08-02-2019, 17:21 (GMT+7) 10

Taekwondo club: confidence-booster for disadvantaged kids

Every week, a group of people with disabilities, poor kids and orphans gather in the front yard of a social centre in HCM City’s Binh Tan District, laughing, playing and getting ready for their taekwondo class.


Phan Thi Hoang Dung, a former taekwondo instructor, opened the club seven years ago with the help of Master Michael Sirota, principal of Sirota’s Alchymy, a Canadian-based school that teaches martial arts and life skills.

Dung teaches the students for free and runs the club with the help of her former students who are now black belts in taekwondo.

Each class is accompanied by students’ lively shouts as they spar with each other and practise punches and kicks.

"I wanted to create something that fits my career. I have a passion for teaching martial arts and working with kids," says Dung as she prepares to address her class. "I wanted to devote my time and energy to create a place for kids to hang out, where they can feel like their childhood is not lacking."

"I also wanted to help people with disabilities, wheelchair users, and students with autism."

In the past, Master Sirota provided sponsorship and sporting gear but the club is no longer part of any organisation.

Initially, Dung’s class, which is held on Tuesdays, Thursdays and Saturdays, started with 20 people, but has grown to 40 orphans and poor kids, and six people with disabilities.

Most of her students are from The Village Chance, one of three centres of Maison Chance, a non-governmental organisation that provides housing, healthcare and vocational training for orphans, street children, the disadvantaged, and the physically handicapped in Vietnam.

Information about the club has spread mostly through word of mouth, especially within The Village Chance where the class takes place.

The front yard is also a great area for kids to hang out and wait for parents to pick up them after their usual daytime classes at The Village Chance.

Trương Pham Minh Thu, an orphan who has been in the class for nearly three years, says she like spending time with her peers and they get along with each other well.

She says she has a chance to learn self-defence techniques, and that the instructors are kind and meticulous in their teaching.

Huynh Van Giau, a 27-year-old who suffers from an intellectual disability, says the class is always full of energy, with nice, hard-working students and enthusiastic coaches.

Dung, who was formerly with the Vietnam Taekwondo Federation, says she has had experience with different forms of taekwondo practices used around the world.

Vietnam has para-taekwondo (adapted to athletes with disability) classes, but the practice is not as well developed as in other countries, according to Dung.

Overcoming hardship

In recent years, Dung has helped more and more people become members of her class. At first, many were shy or discouraged from taking the class, and some had even heard uncharitable comments about their desire to learn martial arts.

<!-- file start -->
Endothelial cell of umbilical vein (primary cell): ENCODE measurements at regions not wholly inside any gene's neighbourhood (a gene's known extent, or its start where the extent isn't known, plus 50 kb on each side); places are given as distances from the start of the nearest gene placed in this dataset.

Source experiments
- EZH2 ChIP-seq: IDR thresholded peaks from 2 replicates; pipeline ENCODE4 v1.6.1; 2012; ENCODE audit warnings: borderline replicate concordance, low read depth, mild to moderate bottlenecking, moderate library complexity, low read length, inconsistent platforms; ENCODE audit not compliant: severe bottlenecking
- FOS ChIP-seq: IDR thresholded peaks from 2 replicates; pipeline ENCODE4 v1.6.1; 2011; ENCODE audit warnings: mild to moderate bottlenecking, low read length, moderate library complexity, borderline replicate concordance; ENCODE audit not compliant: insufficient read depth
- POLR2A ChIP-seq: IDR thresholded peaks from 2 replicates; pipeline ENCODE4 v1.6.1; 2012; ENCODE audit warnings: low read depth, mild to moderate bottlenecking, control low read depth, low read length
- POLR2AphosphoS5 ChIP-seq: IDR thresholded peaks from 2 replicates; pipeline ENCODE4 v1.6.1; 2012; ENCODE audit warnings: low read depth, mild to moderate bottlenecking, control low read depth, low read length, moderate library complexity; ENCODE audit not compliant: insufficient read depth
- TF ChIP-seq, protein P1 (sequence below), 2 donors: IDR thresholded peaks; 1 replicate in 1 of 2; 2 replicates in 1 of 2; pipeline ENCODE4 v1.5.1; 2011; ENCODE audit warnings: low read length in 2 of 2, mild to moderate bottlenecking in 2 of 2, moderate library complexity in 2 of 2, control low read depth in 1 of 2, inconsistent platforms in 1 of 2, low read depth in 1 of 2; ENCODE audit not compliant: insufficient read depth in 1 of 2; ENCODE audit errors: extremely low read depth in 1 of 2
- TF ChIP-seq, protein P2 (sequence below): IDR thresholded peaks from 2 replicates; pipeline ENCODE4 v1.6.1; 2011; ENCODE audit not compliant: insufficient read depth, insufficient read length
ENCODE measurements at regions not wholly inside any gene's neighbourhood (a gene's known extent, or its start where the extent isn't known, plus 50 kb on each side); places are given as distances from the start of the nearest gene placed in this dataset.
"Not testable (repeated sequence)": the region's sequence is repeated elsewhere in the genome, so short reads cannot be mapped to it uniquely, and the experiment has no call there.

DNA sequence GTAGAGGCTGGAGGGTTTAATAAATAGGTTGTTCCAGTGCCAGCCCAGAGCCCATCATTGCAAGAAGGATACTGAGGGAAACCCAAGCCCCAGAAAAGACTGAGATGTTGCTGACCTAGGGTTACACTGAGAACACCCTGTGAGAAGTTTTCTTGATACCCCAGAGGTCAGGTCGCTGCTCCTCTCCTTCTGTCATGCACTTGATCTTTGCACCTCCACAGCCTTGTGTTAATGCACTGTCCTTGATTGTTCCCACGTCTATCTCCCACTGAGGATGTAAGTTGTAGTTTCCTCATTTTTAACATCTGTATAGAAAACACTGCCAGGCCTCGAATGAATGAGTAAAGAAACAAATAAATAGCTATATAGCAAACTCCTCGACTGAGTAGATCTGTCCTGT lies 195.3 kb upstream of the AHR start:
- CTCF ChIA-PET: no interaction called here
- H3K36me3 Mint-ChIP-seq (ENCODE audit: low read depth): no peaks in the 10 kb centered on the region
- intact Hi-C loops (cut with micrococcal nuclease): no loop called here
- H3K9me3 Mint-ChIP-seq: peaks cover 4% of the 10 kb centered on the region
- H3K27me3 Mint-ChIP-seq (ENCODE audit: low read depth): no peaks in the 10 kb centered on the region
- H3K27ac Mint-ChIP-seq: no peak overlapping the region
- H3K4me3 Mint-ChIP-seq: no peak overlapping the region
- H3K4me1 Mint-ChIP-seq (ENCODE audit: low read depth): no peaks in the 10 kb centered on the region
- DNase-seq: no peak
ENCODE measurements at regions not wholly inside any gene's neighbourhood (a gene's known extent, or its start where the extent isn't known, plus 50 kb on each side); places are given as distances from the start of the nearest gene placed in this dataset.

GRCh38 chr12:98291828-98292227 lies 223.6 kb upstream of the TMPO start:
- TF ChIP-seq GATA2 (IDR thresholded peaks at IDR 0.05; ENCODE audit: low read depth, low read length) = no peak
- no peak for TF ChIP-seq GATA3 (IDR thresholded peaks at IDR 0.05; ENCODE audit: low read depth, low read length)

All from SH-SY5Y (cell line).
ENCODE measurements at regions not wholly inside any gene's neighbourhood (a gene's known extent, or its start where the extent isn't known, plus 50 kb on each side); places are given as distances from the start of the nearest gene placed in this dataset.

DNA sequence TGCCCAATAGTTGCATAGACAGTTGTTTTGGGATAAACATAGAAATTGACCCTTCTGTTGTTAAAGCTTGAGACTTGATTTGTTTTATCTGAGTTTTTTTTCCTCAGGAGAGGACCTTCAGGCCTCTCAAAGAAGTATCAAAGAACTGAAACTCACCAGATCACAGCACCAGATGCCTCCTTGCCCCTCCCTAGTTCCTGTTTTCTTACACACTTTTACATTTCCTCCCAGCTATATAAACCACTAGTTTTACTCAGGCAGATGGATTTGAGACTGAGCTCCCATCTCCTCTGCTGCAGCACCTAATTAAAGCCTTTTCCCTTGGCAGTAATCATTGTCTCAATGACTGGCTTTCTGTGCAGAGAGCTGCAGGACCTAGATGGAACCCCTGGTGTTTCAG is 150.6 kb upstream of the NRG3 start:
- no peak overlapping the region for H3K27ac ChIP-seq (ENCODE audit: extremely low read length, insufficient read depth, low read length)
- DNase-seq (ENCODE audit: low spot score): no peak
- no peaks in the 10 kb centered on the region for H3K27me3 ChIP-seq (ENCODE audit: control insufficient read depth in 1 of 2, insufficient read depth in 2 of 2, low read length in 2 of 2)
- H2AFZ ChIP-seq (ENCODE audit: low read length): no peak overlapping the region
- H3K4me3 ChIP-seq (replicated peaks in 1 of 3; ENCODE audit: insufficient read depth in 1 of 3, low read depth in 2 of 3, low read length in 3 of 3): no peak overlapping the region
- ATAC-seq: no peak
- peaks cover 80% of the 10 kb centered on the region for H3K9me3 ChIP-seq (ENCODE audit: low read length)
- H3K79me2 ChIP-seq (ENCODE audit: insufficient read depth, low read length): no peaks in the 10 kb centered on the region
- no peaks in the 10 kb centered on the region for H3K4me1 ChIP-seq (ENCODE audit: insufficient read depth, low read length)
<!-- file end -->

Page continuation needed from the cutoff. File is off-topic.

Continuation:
Motivating them, is a long and hard process, so Dung is pleased that they have stayed with the class for a long time.

"Their disabilities harm their back muscles. Sitting up straight is difficult for them. We can stabilise our backs as we punch, but it’s hard for them to maintain balance since their backs are weak. It looks easy to us, but to keep their balance, they have to practise really hard," says Dung as she helps wheelchair-bound students practise their punches.

Vo Thi Phuong, who has been taking the class for around five years and has taken part in taekwondo performances, says the class has boosted her confidence and improved her health.

Phuong, who uses a wheelchair, says she was “very moved by Dung’s effort” to create a special exercise plan for her.

Truong Thi Van Anh and Nguyen Hoang Ril, two other wheelchair users, say the class is like a second home, a fun and relaxing place to be. They also love spending time with the kids there after a long day of hard work.

Tran Anh Sang, whose arms were amputated after an accident, says that before he began taking the class everyday activities were challenging and his limbs were stiff, but now he feels that his health has improved and daily activities are now easier to do.

"I feel more energetic, and I can walk anywhere I want, which I could not do after my accident," Sang says while practising stances and kicks.

As her students continue to practise throughout the evening for an upcoming performance, Dung, who is married and has one daughter, notes that each person with a disability has their own characteristics.

“So, fully understanding them is necessary to create an appropriate lesson plan. To teach them requires effort, but the most important factor is their determination to succeed and the love the instructors and students show to one another."

VNS